Most meaning

mōst
In or to the highest degree or extent. Used with many adjectives and adverbs to form the superlative degree.

Most honest; most impatiently.

adverb
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(informal) Almost.

Most everyone agrees.

adverb
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Most.

Innermost.

suffix
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Nearest to.

Aftmost.

suffix
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Greatest in number.
adjective
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In the greatest number of instances.

Most fish have fins.

adjective
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Very.

A most impressive piece of writing.

adverb
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Greatest in amount, quantity, or degree.
adjective
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In the greatest number of instances.

Most fame is fleeting.

adjective
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The greatest amount, quantity or degree.

To take most of the credit.

noun
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In or to the greatest degree or extent.

Most horrible, most quickly.

adverb
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Very (often preceded by a)

A most beautiful morning.

adverb
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(informal) Almost; nearly.
adverb
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Forming superlatives.

Hindmost.

affix
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Superlative form of many.

Most bakers and dairy farmers have to get up early.

adverb
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Most is defined as to the highest or greatest level.

An example of most is when the racing is more challenging than any others which have been run in the past.

adverb
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Most means the greatest number of something.

An example of most is the ten people who decided to go to a party versus the four people who decided to stay home.

noun
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The definition of most is the majority or the greatest amount, degree or size.

An example of most is a student who receives an "A" grade 98 percent of the time.

An example of most is the heaviest cat out of the litter.

adjective
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(Media Oriented Systems Transport) An in-vehicle, ring-based digital network for up to 64 A/V devices from the MOST Coopertion standards organization. Widely used, MOST supports fiber, unshielded twisted pair and coax cables at speeds of 25, 50 and 150 Mbps. Specifications for all seven layers of the network stack (layers 1 through 7) are provided.MOST devices include a video display, CD/DVD player, security system, digital radio, integrated cellphone, microphone, amplifier, speakers and GPS navigation. See automotive systems and automotive Ethernet.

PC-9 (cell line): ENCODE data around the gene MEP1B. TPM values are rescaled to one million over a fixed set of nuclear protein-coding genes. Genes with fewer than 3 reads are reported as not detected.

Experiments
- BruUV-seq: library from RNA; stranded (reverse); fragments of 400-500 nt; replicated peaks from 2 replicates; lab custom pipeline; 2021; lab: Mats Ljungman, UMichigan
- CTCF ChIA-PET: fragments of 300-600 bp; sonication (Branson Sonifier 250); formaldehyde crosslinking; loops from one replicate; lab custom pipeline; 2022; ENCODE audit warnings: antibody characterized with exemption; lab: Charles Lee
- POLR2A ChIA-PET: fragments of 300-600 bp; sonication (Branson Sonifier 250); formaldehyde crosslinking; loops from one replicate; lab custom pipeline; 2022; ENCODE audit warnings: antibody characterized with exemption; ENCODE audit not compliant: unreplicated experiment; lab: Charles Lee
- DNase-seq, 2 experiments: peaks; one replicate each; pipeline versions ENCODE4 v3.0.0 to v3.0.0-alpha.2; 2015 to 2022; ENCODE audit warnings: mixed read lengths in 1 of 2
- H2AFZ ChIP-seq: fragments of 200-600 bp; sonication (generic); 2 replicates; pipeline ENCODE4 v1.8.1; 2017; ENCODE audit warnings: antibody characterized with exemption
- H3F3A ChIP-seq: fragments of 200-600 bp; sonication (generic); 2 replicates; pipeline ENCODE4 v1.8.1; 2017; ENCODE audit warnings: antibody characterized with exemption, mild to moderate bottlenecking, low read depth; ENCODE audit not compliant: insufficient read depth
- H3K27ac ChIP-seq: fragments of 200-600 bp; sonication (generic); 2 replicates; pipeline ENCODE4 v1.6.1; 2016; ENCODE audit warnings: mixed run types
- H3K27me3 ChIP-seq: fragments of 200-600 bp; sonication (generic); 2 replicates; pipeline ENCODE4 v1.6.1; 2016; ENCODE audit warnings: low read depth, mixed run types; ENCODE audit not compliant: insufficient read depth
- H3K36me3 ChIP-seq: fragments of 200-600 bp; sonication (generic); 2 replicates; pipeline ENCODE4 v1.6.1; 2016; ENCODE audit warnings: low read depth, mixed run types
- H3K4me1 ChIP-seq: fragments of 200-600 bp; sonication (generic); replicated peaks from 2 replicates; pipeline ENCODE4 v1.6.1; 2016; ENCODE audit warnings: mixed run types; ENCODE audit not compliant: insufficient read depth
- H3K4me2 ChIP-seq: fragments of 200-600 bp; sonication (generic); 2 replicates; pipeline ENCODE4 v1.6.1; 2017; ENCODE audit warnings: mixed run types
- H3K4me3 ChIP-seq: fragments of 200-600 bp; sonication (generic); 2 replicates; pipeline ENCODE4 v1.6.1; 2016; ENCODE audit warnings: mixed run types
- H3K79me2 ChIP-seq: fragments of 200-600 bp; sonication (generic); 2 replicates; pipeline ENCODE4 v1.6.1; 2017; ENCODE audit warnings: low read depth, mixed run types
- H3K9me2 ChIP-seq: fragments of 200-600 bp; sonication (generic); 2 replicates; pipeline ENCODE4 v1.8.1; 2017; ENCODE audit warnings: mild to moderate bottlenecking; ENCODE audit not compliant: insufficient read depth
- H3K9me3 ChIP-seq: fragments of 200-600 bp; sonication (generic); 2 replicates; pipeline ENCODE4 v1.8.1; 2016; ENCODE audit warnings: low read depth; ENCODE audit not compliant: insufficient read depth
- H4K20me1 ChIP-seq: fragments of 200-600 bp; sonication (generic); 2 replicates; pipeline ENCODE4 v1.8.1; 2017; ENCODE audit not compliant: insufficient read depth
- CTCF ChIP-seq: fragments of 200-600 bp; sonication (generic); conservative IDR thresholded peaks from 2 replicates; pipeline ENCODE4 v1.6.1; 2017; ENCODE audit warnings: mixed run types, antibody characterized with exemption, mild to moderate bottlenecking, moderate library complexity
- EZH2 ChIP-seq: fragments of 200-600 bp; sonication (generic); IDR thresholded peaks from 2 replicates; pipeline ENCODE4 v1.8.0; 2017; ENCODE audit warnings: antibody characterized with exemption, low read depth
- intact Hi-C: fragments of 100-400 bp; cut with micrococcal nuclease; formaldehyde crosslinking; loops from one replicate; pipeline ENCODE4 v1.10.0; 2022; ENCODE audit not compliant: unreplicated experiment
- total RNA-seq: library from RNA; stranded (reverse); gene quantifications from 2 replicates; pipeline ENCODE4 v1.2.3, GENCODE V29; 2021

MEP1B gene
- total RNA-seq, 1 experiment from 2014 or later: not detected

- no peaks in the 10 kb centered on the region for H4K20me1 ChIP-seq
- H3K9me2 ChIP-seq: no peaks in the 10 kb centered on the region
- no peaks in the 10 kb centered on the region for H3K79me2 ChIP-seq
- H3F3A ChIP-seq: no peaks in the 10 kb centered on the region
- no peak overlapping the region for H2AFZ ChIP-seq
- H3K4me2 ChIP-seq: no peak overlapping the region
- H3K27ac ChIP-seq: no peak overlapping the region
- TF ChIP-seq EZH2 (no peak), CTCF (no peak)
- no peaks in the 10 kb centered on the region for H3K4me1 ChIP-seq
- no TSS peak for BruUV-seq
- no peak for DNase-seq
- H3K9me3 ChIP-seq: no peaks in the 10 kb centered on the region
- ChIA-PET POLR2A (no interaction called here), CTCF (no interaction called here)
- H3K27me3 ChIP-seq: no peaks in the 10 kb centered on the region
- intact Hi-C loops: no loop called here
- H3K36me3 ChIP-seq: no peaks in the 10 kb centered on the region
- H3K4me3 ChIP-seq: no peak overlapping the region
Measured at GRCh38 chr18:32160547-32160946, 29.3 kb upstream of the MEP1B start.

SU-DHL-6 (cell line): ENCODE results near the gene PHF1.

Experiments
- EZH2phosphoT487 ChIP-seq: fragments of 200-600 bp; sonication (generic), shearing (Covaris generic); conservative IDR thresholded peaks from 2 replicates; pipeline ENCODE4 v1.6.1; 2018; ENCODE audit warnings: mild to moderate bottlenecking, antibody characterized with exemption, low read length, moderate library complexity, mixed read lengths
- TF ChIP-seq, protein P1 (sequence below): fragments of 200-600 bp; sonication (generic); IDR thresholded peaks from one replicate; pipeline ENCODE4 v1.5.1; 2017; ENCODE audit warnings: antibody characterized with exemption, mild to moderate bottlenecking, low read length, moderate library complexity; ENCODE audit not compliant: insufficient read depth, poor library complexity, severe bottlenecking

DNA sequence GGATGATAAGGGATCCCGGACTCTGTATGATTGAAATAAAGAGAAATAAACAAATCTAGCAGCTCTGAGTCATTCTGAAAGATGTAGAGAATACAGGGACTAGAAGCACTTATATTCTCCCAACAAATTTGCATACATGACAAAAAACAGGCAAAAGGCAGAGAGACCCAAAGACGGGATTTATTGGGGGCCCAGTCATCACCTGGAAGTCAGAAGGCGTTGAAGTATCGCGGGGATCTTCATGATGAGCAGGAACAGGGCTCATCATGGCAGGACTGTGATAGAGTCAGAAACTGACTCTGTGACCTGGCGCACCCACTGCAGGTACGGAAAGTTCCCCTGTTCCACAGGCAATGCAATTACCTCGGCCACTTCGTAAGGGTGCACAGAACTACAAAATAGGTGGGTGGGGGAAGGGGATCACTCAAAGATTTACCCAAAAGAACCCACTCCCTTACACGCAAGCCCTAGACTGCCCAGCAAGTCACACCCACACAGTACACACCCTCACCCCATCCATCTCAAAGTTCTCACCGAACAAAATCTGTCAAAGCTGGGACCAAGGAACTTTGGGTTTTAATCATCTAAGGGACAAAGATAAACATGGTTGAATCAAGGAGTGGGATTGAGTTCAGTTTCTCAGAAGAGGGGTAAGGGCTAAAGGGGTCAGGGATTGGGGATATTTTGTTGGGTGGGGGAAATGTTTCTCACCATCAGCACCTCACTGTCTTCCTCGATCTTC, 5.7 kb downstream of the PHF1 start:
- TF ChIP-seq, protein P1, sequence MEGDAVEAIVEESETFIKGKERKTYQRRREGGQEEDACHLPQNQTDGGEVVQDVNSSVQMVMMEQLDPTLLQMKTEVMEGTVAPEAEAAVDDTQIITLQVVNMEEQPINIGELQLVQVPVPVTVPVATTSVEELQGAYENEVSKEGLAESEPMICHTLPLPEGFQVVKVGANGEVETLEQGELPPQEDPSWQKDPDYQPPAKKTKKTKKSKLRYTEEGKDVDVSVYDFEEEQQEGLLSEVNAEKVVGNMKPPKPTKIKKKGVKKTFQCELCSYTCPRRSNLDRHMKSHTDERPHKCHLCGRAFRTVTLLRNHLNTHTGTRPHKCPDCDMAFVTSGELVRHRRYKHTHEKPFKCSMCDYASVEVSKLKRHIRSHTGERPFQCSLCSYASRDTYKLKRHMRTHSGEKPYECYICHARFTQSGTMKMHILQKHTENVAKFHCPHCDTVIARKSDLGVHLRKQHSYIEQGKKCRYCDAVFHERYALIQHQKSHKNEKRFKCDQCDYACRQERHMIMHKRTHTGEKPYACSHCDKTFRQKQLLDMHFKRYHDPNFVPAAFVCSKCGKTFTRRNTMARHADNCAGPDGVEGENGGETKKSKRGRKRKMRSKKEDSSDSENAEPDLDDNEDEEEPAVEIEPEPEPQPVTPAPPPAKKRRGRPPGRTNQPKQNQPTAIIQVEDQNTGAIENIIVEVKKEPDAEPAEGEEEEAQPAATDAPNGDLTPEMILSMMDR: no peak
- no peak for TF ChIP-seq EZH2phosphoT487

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Superlative form of much.

Most people like chocolate.

Most simply choose to ignore it.

Most want the best for their children.

determiner
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Superlative form of much.

Most of the world's water is salty.

adverb
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(With a definite article) Forms the superlative of many adjectives.

This is the most important example.

adverb
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To a great extent or degree; highly; very.

The terms below need to be checked and allocated to the definitions (senses) of the headword above. Each term should appear in the sense for which it is appropriate. Use the template {{sense|"gloss"}}, substituting a short version of the definition for "gloss".

adverb
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(uncountable) The greatest amount.

The most I can offer for the house is $150,000.

noun
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(countable) A record-setting amount.
noun
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The greatest amount or degree.

She has the most to gain.

noun
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(slang) The greatest, best, or most exciting. Used with the:

That party was the most!

noun
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The greatest part or number.

Most of the town was destroyed. Most of the books were missing.

pronoun
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at (the) most
  • At the maximum:
    We saw him for ten minutes at the most. She ran two miles at most.
idiom
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at (the) most
  • at the very limit; not more than
idiom
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make the most of
  • to make the greatest use of; take fullest advantage of
idiom
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the most
  • the best or most exciting, attractive, etc.
idiom
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Idioms and Phrasal Verbs

Origin of most

  • ME, altered (after most) < -mest < OE < older superl. suffixes, -ma + -est

    From Webster's New World College Dictionary, 5th Edition

  • Middle English alteration (influenced by most) of -mest from Old English -mo, -ma superlative suff. -est superlative suff

    From American Heritage Dictionary of the English Language, 5th Edition

  • Middle English from Old English mǣst, māst mē-3 in Indo-European roots Adv., sense 3, short for almost

    From American Heritage Dictionary of the English Language, 5th Edition

  • From Middle English most, moste, from Old English mǣst, māst, from Proto-Germanic *maistaz, *maist. Cognate with West Frisian meast, Dutch meest, German meist, Danish and Swedish mest, Icelandic mestur.

    From Wiktionary